Re-pitching Our Tent


Re-ordering and extending St John's church building

St John's church was built in the 1860s and, apart from some internal decorative additions and the removal of some pews to create limited space for a children's/coffee area at the back, it has hardly been modified since. It has an antiquated heating system with an inadequate boiler, utilising large-bore cast-iron pipes that run under some of the pews, and inadequate toilet facilities that can only be accessed during services by walking up the nave, past the nave altar and through the chancel, which many people find inconvenient or embarrassing. We have no kitchen facilities - members of the congregation have to take the coffee cups home for washing up after services

Over the last five years we have been developing a plan to re-order the interior of the building and add an extension with improved toilet and kitchen facilities, and space for meetings. Our regular organist has had to stop playing on health grounds, so we shall be replacing the organ with a high-tech keyboard and using the space gained in the organ loft for a new Vestry. We shall be retaining the special features of St John's such as the Lorimer rood screen, the stained glass windows, the high altar and reredos, and the traditional character of the chancel.

Our plans for re-ordering and extending are intended to achieve the following outcomes:

  • To meet current sanitary and catering expectations with full disabled access to the building, accessible male and female toilets and a disabled toilet, and proper coffee/tea/snack-making and washing-up facilities outwith the worship area.
  • To install a new, adequate heating system; this requires the removal of the pews (to be replaced with more comfortable chairs) and levelling and insulating the floor.
  • To provide a more flexible worship space while keeping the traditional features of the interior; this will make it possible to vary the church layout for different types of use and provide better facilities for families with children.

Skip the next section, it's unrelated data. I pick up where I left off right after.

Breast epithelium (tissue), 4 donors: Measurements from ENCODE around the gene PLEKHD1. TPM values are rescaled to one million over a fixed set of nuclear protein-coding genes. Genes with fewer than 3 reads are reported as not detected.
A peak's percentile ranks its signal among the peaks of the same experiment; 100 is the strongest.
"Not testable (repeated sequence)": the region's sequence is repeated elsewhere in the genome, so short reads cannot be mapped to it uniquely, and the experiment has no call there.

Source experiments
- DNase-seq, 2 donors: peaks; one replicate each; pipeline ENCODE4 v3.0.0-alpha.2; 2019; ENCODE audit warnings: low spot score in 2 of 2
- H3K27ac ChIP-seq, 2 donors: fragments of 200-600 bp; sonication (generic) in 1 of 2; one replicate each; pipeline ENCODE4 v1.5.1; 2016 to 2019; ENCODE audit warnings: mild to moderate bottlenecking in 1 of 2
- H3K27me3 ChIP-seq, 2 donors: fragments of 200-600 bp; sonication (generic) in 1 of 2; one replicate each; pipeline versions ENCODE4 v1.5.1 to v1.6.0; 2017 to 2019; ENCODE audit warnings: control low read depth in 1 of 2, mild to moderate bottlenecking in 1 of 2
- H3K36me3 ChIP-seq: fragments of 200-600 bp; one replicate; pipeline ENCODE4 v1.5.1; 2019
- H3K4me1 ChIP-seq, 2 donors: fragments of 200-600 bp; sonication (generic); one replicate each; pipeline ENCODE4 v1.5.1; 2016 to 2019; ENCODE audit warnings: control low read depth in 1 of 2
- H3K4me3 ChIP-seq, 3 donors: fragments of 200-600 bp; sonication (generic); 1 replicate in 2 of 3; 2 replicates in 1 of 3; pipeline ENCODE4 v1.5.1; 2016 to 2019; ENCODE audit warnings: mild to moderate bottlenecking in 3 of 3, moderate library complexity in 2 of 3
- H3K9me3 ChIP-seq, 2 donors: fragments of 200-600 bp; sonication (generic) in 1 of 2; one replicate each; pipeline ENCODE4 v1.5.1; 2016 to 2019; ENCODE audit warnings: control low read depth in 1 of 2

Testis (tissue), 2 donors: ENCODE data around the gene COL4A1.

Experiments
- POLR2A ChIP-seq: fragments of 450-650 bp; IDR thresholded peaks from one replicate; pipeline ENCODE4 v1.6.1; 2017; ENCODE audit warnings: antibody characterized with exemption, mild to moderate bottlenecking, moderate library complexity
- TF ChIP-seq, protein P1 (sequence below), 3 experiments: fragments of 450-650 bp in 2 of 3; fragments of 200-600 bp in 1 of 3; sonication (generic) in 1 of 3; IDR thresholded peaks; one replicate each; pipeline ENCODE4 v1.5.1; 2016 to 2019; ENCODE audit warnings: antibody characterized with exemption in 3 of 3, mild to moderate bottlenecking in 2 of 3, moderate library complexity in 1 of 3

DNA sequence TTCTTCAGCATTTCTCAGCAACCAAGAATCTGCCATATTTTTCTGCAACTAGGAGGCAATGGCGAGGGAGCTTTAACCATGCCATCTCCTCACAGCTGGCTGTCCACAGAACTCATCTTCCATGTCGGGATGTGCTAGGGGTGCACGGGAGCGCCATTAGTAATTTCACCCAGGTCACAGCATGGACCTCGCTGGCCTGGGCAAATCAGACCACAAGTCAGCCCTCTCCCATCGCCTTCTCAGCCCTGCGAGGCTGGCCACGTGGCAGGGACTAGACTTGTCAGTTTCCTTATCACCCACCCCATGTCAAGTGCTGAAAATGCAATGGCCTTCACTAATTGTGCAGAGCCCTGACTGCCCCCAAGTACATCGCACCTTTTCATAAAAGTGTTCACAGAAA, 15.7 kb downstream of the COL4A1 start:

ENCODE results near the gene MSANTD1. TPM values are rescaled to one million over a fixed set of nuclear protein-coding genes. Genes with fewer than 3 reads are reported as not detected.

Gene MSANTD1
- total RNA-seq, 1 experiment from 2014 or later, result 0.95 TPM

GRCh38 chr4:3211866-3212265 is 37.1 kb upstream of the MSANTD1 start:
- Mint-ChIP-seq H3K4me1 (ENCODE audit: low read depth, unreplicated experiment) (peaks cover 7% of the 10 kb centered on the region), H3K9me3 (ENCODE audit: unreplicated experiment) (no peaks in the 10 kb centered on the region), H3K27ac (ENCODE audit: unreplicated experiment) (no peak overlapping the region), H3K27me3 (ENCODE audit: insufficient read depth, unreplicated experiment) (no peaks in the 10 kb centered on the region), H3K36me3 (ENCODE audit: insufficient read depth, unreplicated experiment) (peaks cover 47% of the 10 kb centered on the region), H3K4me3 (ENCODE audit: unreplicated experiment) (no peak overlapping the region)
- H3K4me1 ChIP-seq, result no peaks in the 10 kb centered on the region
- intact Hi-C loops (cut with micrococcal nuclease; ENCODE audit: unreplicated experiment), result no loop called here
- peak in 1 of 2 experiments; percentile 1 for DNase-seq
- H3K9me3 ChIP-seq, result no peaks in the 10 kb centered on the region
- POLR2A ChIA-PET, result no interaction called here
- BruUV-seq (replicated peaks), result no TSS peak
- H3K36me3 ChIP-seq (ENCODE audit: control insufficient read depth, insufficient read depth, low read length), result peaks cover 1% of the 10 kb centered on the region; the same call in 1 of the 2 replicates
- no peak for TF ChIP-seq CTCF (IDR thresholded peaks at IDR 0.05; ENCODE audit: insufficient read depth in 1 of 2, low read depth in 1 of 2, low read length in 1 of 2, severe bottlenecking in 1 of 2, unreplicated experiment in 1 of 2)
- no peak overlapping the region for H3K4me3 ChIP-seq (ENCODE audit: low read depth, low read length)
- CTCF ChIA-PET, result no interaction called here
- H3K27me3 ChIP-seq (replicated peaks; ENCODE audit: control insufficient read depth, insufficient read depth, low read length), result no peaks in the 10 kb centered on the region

• To provide facilities for midweek meetings, study groups, events and church administration (since the former church hall was sold some years ago as unfit for purpose owing to health and safety concerns we have been using the former rectory for these purposes, but this is now being taken over by the Diocese of Edinburgh for refurbishment as a rental dwelling)
  • To provide a point of contact and resource for the local community.

Near the church building is Knowepark Primary School, which has limited hall-space mainly used for PE. Its head teacher has been enthusiastic about the prospect of having somewhere nearby that could be used for rehearsals, productions, exhibitions and the like. (The school is also interested in the possibility that St John's church grounds might be a suitable local outdoor green space for an eco-project). A questionnaire returned by Knowepark parents indicated interest from the community in using the re-ordered and extended church for activities such as children's birthday parties, lipreading and sign-language courses, table-top sales for local groups like Brownies, mindfulness and meditation sessions, rehearsals, and other such activities.

The design of the proposed extension was suggested by our local architectural technician, Gordon Melrose, after consultation with the Scottish Borders Council Heritage Planning Officer, who advised that a contemporary design would be preferred to a building that tried to copy or blend with the Victorian Gothic architecture of the existing church. You can see a copy of the architect's drawings for the floor plan here, and his design for the elevations here

These are ambitious plans that will cost in total a sum in excess of £300,000. By the end of 2018 we had raised just under £120,000, but we then discovered the presence of loose asbestos in the floor cavity beneath the organ, and its removal significantly ate into our re-ordering fund. Since it was now clear that building costs were escalating faster than our ability to raise funds for the project, the Vestry decided to shelve the plans for an extension for the time being, in order to address the need for a new heating system, and toilets, and work on the interior of the church started at the beginning of September 2019.

Fund-raising and grant applications continue, and we hope to be back in our re-ordered building by early 2020. Meanwhile we are hugely grateful to our friends at Selkirk Baptist Church for extending us their hospitality in 'Connections', their town-centre premises, where we shall be holding our Sunday and midweek services while the work goes on in St John's.